It is important to acknowledge three limitations of the current research. First, this study tested effects of one acute bout of exercise. It remains to be shown whether and how repeated exercise participation may differentially benefit people of different ages. Although age may not moderate the effects of a single bout of exercise on cognitive performance, further research is needed to test whether longer term effects are comparable across the adult age range. Second, all study participants were in relatively good health (e.g., did not report conditions that would make exercising potentially dangerous, such as a heart condition); thus, it remains unclear whether these results might generalize to those in poorer health. A third limitation concerns the temporal separation between baseline and follow-up measures of affect and cognitive performance for the exercise participants compared with control participants. Despite the same overall session duration, the timing of the affect and cognitive performance measures postexercise/postfiller task were not exactly aligned between the exercise and no-exercise conditions: Due to need for a warm-up phase in the exercise condition, participants in the exercise condition started these measurements about 4 min and 24 s later than in the control condition, which—albeit unlikely—could have potentially affected our findings.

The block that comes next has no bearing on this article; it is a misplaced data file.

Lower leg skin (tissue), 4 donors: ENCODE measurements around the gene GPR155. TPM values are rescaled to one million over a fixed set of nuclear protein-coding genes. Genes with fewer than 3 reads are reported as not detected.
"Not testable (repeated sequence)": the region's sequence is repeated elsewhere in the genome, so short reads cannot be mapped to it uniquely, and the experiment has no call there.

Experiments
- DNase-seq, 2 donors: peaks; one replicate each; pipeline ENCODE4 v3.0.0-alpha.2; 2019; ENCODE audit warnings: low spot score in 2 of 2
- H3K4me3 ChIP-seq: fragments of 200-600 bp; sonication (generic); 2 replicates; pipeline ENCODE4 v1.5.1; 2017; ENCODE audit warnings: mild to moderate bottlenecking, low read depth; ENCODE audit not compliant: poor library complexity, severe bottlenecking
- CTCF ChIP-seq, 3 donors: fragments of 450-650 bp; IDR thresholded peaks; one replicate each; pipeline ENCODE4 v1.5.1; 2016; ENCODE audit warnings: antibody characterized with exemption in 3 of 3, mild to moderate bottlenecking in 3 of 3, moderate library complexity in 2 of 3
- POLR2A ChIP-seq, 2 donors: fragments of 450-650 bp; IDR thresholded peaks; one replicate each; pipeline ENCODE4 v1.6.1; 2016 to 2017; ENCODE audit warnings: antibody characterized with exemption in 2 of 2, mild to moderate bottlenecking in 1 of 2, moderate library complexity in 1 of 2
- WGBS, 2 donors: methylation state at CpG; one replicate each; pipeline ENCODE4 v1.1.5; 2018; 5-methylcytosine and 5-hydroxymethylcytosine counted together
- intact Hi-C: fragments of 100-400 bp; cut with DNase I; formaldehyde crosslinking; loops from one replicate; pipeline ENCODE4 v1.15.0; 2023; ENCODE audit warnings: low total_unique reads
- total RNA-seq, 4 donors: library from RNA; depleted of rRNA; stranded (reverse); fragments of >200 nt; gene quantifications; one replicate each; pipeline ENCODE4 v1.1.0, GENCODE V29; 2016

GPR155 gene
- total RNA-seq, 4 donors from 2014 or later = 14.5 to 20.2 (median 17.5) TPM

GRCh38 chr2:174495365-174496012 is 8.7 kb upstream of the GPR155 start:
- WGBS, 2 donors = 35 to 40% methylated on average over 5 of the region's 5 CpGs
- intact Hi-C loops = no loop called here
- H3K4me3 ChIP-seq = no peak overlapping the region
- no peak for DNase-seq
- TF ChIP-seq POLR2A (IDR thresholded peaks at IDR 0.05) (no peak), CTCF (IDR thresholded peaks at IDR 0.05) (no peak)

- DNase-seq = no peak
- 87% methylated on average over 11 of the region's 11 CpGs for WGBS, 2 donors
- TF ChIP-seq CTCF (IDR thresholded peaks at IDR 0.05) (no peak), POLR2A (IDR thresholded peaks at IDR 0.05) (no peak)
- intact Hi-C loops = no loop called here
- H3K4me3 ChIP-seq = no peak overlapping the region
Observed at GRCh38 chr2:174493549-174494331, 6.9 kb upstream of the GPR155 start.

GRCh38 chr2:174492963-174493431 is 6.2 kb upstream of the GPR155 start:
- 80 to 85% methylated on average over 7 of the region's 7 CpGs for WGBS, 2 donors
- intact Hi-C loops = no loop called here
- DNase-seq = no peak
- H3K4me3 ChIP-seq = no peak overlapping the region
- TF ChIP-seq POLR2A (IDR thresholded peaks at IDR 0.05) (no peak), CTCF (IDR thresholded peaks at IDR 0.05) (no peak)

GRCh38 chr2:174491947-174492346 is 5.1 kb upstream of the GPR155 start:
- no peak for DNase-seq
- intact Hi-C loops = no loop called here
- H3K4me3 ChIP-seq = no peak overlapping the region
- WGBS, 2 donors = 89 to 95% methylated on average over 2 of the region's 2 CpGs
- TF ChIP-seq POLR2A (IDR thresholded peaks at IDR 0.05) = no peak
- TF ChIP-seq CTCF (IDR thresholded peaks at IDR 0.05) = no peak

Findings from the current study help to characterize the nature of the effects of exercise on affective experience and cognitive performance across the adult age range. Under controlled, experimental conditions, individuals across the adult age range experienced comparable benefits. The relatively large sample of individuals drawn from the community and ranging in age from 19 to 93 represents an additional strength of this study and may enhance the generalizability of our findings. Future research is needed to further clarify how these findings may map on to exercise, affect, and cognition in daily life. The findings add to a growing body of research pointing to the importance of exercise for both physical and psychological health by suggesting that, even as individuals age, exercise remains an important contributor to psychological health, including affective experience and cognitive performance.